Economic overview for the country: Bulgaria, a former communist country that entered the EU in 2007, has an open economy that historically has demonstrated strong growth, but its per-capita income remains the lowest among EU members, and its reliance on energy imports and foreign demand for its exports makes its growth sensitive to external market conditions. The government undertook significant structural economic reforms in the 1990s to move the economy from a centralized, planned economy to a more liberal, market-driven economy. These reforms included privatization of state-owned enterprises, liberalization of trade, and strengthening the tax system – changes that initially caused some economic hardships and later helped to attract investment, spur growth, and make gradual improvements to living conditions.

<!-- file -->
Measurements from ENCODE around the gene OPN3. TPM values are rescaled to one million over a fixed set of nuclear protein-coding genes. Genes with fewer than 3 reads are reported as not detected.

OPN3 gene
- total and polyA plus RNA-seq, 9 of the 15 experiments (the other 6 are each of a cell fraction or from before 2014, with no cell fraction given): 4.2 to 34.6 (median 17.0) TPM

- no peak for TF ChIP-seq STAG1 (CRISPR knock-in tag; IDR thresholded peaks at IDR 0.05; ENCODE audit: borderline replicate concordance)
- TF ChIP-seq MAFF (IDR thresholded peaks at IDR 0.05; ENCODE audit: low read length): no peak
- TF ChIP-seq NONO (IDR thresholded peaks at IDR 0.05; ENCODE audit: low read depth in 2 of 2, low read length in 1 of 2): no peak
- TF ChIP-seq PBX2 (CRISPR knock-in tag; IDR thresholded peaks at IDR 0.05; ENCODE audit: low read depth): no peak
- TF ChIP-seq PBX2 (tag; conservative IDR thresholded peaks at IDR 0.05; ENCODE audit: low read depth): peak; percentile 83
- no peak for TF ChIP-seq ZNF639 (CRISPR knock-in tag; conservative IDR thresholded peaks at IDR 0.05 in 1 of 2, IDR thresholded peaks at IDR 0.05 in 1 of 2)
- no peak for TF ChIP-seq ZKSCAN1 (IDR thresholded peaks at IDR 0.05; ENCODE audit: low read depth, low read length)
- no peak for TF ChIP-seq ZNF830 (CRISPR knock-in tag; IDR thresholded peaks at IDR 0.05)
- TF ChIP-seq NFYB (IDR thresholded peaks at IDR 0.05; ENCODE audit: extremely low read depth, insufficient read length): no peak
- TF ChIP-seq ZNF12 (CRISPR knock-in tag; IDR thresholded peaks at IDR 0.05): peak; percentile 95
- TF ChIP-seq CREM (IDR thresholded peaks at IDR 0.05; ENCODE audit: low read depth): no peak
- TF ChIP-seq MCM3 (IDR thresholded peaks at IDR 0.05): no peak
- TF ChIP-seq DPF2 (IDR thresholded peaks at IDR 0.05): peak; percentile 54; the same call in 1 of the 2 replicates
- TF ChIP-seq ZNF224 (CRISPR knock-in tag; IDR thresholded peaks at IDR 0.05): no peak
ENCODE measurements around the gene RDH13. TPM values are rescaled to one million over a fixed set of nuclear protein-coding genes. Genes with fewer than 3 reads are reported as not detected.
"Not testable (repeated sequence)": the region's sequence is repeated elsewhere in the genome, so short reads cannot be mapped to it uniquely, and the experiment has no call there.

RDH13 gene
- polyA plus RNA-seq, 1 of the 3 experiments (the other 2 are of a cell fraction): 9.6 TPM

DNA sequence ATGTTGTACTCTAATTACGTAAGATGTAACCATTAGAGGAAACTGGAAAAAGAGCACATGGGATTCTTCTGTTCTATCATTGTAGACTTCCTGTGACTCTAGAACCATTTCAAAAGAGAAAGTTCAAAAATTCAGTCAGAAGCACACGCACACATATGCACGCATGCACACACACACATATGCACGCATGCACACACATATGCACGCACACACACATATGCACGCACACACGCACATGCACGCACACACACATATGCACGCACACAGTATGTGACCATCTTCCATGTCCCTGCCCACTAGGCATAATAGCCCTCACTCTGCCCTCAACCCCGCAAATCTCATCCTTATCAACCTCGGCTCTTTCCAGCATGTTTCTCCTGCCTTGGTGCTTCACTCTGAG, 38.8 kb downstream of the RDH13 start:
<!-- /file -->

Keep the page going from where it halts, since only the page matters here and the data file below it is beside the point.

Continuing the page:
From 2000 through 2008, Bulgaria maintained robust, average annual real GDP growth over 6%, followed by a deep recession in 2009 as the financial crisis caused domestic demand, exports, capital inflows, and industrial production to contract, prompting the government to rein in spending. Real GDP growth remained slow – less than 2% annually – until 2015, when demand from EU countries for Bulgarian exports, plus an inflow of EU development funds, boosted growth to more than 3%. In recent years, strong domestic demand combined with low international energy prices has contributed to Bulgaria’s economic growth approaching 4% and has also helped ease inflation. Bulgaria’s prudent public financial management contributed to budget surpluses both in 2016 and 2017. Bulgaria is heavily reliant on Russia’s energy imports, a potential vulnerability, and is a participant in EU-backed efforts to diversify regional natural gas supplies.